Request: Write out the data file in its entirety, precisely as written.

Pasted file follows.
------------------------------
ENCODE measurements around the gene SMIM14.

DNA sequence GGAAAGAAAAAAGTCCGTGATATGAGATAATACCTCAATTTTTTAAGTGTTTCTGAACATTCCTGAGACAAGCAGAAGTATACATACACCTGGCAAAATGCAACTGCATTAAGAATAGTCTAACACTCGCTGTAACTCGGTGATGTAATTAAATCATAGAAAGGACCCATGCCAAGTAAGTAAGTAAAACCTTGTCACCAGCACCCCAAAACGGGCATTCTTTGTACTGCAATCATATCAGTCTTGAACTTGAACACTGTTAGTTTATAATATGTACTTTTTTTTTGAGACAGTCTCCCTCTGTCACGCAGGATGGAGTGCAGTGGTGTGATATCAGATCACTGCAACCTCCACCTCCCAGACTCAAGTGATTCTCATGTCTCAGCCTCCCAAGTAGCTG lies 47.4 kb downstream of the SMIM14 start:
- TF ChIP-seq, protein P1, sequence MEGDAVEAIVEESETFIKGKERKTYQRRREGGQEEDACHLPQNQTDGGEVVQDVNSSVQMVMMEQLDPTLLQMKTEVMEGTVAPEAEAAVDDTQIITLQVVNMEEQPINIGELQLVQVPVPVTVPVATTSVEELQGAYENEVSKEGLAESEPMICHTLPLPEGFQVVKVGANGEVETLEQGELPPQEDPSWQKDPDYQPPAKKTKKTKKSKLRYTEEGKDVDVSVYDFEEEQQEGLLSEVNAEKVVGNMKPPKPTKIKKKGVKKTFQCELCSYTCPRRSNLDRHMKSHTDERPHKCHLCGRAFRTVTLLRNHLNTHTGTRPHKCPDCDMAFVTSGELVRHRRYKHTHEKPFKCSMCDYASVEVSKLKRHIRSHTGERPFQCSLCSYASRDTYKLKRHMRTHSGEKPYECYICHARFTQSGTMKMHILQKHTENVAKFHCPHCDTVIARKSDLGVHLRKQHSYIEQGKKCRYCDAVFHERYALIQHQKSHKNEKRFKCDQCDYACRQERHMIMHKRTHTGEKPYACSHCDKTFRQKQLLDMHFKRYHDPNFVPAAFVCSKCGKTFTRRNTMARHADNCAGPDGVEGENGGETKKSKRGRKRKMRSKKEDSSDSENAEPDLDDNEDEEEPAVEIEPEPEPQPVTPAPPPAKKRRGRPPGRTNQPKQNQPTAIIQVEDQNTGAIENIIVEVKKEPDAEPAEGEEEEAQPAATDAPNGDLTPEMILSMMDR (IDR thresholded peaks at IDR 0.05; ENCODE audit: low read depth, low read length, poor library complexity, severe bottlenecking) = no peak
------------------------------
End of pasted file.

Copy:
ENCODE measurements around the gene SMIM14.

DNA sequence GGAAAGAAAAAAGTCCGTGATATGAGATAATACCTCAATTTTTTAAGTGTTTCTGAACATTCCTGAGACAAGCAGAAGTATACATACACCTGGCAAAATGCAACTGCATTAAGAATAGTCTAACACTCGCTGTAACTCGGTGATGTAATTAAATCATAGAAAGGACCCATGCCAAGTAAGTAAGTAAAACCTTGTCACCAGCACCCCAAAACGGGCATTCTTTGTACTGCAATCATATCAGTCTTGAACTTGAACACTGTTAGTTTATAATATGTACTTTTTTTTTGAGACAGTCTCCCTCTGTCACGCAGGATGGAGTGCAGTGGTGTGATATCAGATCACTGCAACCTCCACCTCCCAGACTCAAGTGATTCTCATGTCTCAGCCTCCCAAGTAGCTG lies 47.4 kb downstream of the SMIM14 start:
- TF ChIP-seq, protein P1, sequence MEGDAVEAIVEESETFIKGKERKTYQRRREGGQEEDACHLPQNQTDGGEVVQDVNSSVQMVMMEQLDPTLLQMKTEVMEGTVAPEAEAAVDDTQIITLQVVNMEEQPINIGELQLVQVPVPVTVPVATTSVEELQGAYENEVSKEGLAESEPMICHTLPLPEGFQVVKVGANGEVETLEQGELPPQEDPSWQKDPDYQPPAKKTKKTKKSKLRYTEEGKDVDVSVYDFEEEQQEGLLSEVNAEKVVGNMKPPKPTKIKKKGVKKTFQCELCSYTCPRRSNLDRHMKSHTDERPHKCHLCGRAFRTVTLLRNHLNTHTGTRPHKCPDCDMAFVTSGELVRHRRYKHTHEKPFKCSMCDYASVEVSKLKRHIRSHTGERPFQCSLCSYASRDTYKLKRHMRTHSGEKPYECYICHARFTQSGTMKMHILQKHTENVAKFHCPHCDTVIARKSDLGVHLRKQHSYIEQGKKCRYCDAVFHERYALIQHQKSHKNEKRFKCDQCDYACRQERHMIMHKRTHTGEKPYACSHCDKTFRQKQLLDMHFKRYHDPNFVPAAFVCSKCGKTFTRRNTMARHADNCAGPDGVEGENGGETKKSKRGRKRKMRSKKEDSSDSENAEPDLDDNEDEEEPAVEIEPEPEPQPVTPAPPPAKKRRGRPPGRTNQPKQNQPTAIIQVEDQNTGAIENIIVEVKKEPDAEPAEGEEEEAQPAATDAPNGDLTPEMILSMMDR (IDR thresholded peaks at IDR 0.05; ENCODE audit: low read depth, low read length, poor library complexity, severe bottlenecking) = no peak